Postop PSA was < 0.004 ng/ml.
He regained full urinary continence 4 months after surgery, and was prescribed a treatment with Viagra. An expectant policy was adopted with PSA controls every 3 to 6 months.
Seven years after his surgery, he comes for a second opinion because of a rising PSA.
- Two years ago: PSA 0.05 ng/ml
- 18 months ago: 0.09 ng/ml
- 15 months ago: 0.12 ng/ml
- 12 months ago: 0.17 ng/ml
- 8 months ago: 0.19 ng/ml
- Recently: PSA 0.21 ng/ml, controlled at 0.26 ng/ml
What would you tell Jean-Michel?
|A) “Do not panic: your PSA doubling time is so low that you do not need any treatment”|
|B) “As your PSA is rising with a confirmed value above 0.2 ng/ml you need salvage irradiation”|
|C) “As your PSA is rising with a confirmed value above 0.2 ng/ml you need salvage irradiation and ADT for 6 months”|
|D) “As your PSA is rising with a confirmed value above 0.2 ng/ml you need a PSMA PET to detect where it is produced”|
Case 3 - Rémi, a cheesemaker from Paris
Rémi, 72 years old, used to be a molecular biologist, but he had to quit because his bacteria plates were always infected with fungi. He changed careers and became a cheesemaker. He’s happily married and otherwise well. Rémi takes statins and no other regular medication.
He presents with a reduced urinary stream, frequency every 2 hours and nocturia x 3 to 4. A PSA test returns with a level of 16.8 ng/ml. DRE reveals a firm normal sized prostate. MRI identifies an index lesion in the left peripheral zone and radiological stage T2b.
- 10 cylinders (template): Gleason 3+4 [ISUP grade 2] bilateral in peripheral zone; 8/10 positive
- 2 cylinders directed to dominant lesion: Gleason 4+5 [ISUP grade 5] in dominant lesion; 2/2 positive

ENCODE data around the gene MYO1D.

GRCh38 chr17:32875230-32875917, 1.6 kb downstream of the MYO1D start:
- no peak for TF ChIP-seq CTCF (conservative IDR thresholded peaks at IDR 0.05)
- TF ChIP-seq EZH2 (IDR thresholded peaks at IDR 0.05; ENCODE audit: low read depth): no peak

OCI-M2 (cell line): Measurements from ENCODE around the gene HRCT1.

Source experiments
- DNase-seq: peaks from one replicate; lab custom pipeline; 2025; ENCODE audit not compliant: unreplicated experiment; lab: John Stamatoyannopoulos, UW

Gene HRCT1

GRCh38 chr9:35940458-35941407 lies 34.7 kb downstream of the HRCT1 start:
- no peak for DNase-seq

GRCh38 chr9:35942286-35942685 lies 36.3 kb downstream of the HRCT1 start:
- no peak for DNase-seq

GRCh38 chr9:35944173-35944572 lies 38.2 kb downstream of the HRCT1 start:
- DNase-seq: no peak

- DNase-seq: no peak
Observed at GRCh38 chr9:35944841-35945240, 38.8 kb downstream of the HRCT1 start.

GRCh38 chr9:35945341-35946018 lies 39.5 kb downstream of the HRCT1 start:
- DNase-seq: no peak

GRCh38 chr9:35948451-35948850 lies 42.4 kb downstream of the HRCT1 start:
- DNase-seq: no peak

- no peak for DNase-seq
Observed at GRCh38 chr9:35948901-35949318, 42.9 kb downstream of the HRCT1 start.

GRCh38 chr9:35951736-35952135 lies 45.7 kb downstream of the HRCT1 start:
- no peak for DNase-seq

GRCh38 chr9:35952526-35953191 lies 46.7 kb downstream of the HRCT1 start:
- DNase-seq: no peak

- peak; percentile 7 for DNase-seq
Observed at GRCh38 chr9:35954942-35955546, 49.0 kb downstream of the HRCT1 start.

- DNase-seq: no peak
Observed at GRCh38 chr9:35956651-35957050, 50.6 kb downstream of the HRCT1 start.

A CT scan for staging identifies an enlarged right obturator lymph node 14 mm diameter and a smaller common iliac node 11 mm. It is otherwise clear and an isotope bone scan is also clear.
Which option would you recommend for Rémi?
*Option C: ADT for 2 years and radical RT to prostate and nodes boosting enlarged nodes to 70+ Gy equivalent dose
**Option D: (boost to enlarged nodes) and prostate, followed by HDR brachytherapy to prostate boosting index lesion and ADT for 2 years
Case 2 - Didier, a critical art critic from Paris
Didier, 69 years old, became an art critic after a failed attempt to become a famous painter. He briefly worked as a nude model, but was never happy with the results from the art students and found himself criticizing them all the time. He underwent radical prostatectomy for localised prostate cancer 2.5 years ago: pT2aNx, pathological ISUP grade group 2 (Gleason score 3+4), positive surgical margins. Didier’s PSA remained undetectable until 3 months ago.
Recent diagnostic work-up:
- PSA: 0.3 ng/mL (first measurable PSA 3 months ago: 0.2 ng/mL)
- Comorbidities: 6 months ago angina pectoris, now stable
Which option do you consider most appropriate for Didier?
*Option B: PSMA-PET staging + metastases-targeting tx in case of oligo-recurrent disease
Case 1 - François, a baker famous for his macarons
François is a 61-year old baker famous for his butter croissants and rainbow-colored macarons. Personally he prefers the English breakfast, with a lot of sausages. He recently realized he had to wake up twice more in the night for nocturia. He is a former smoker (15 pack/year) with no significant past history, except a pneumonia successfully treated with antibiotics 5 years ago. His mother was treated for breast cancer when she was about 50.
He is diagnosed with prostate cancer:
- Clinical stage: cT3
- PSA: 36 ng/ml
- Gleason score: 4+4 [ISUP grade group 4]
- Bone scan: 3 spots on the spine
- CT: locally advanced prostatic mass, few enlarged pelvic lymph nodes, 1 spot on the lung, corresponding to a doubtful metastasis.
- ECOG performance status: 1
Which treatment do you consider most appropriate for François?
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At the congress, we will discuss several cases. Challenge the expert panel during these patient case sessions.